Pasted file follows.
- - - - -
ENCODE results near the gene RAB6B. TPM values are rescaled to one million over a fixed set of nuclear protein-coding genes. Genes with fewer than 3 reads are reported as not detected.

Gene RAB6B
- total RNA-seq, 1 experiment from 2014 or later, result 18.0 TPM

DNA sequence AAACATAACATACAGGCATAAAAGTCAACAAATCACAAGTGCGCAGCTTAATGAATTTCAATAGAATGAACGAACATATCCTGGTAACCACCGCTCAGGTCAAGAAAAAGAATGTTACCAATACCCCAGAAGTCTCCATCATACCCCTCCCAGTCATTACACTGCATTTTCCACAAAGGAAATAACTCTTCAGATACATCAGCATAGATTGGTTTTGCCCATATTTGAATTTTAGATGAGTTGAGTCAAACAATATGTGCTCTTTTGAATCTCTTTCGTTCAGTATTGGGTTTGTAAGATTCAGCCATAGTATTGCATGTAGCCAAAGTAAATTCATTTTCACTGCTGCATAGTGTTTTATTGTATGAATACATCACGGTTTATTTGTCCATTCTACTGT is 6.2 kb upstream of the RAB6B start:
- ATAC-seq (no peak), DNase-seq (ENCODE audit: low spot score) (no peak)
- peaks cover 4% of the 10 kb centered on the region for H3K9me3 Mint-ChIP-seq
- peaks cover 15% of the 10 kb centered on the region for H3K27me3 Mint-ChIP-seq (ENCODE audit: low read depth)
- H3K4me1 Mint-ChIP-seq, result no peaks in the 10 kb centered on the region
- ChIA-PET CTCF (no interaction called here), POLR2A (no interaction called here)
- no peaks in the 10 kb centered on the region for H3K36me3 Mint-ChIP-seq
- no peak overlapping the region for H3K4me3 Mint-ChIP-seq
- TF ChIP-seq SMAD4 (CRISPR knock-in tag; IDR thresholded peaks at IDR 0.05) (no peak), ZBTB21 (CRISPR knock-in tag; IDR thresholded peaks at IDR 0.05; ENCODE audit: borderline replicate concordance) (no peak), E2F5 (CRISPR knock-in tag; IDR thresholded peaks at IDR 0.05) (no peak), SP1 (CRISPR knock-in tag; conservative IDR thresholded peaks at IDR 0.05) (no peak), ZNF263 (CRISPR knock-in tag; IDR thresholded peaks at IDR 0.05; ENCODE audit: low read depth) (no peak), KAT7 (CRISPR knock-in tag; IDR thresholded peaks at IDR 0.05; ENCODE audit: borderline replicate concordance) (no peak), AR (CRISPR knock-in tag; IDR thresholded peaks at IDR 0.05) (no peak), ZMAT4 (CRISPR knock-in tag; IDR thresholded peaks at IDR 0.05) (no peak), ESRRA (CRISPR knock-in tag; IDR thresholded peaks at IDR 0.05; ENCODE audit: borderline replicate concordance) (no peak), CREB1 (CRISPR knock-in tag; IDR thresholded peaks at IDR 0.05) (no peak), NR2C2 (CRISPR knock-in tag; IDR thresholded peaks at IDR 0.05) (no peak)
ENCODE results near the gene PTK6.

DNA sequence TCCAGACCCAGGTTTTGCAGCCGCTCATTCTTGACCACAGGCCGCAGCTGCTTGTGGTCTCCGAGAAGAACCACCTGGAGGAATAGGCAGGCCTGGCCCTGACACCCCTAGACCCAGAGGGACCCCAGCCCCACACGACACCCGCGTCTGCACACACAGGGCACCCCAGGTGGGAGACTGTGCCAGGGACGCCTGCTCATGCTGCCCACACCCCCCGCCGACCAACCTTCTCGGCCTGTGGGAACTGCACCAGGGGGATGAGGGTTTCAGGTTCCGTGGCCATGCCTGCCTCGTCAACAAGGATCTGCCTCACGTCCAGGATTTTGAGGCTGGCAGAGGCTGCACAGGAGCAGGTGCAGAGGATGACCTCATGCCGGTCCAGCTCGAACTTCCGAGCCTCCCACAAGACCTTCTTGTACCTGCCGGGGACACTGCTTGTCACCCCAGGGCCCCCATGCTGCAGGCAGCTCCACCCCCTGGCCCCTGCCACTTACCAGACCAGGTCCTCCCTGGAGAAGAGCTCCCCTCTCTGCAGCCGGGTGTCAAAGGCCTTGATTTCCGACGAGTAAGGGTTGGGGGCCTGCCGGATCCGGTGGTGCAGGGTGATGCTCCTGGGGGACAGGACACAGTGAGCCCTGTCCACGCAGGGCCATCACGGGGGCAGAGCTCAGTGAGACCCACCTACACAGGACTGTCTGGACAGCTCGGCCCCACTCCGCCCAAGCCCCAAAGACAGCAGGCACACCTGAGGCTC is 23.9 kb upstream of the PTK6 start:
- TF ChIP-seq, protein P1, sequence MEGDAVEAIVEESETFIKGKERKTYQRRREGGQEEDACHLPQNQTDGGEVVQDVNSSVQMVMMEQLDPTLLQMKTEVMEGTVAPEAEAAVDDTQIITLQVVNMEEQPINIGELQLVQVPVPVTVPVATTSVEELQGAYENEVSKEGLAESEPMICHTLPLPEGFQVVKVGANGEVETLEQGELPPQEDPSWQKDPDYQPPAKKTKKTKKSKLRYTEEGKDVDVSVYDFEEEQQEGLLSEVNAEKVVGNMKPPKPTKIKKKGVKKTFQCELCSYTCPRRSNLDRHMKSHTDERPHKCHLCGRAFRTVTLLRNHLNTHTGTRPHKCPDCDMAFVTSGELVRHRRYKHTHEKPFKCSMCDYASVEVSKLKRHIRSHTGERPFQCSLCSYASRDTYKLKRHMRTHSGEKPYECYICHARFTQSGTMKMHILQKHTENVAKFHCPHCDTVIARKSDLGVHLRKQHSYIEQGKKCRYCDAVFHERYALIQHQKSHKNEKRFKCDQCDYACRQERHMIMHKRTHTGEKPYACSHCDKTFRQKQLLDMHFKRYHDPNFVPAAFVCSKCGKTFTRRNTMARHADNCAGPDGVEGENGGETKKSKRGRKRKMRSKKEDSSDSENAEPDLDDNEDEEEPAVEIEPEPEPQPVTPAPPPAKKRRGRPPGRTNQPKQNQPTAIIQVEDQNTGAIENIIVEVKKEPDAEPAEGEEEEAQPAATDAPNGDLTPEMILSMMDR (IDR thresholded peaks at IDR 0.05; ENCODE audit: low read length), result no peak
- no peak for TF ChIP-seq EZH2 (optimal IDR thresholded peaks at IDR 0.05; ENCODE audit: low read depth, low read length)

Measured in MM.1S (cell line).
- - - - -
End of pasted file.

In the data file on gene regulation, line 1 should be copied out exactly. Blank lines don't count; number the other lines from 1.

ENCODE results near the gene RAB6B. TPM values are rescaled to one million over a fixed set of nuclear protein-coding genes. Genes with fewer than 3 reads are reported as not detected.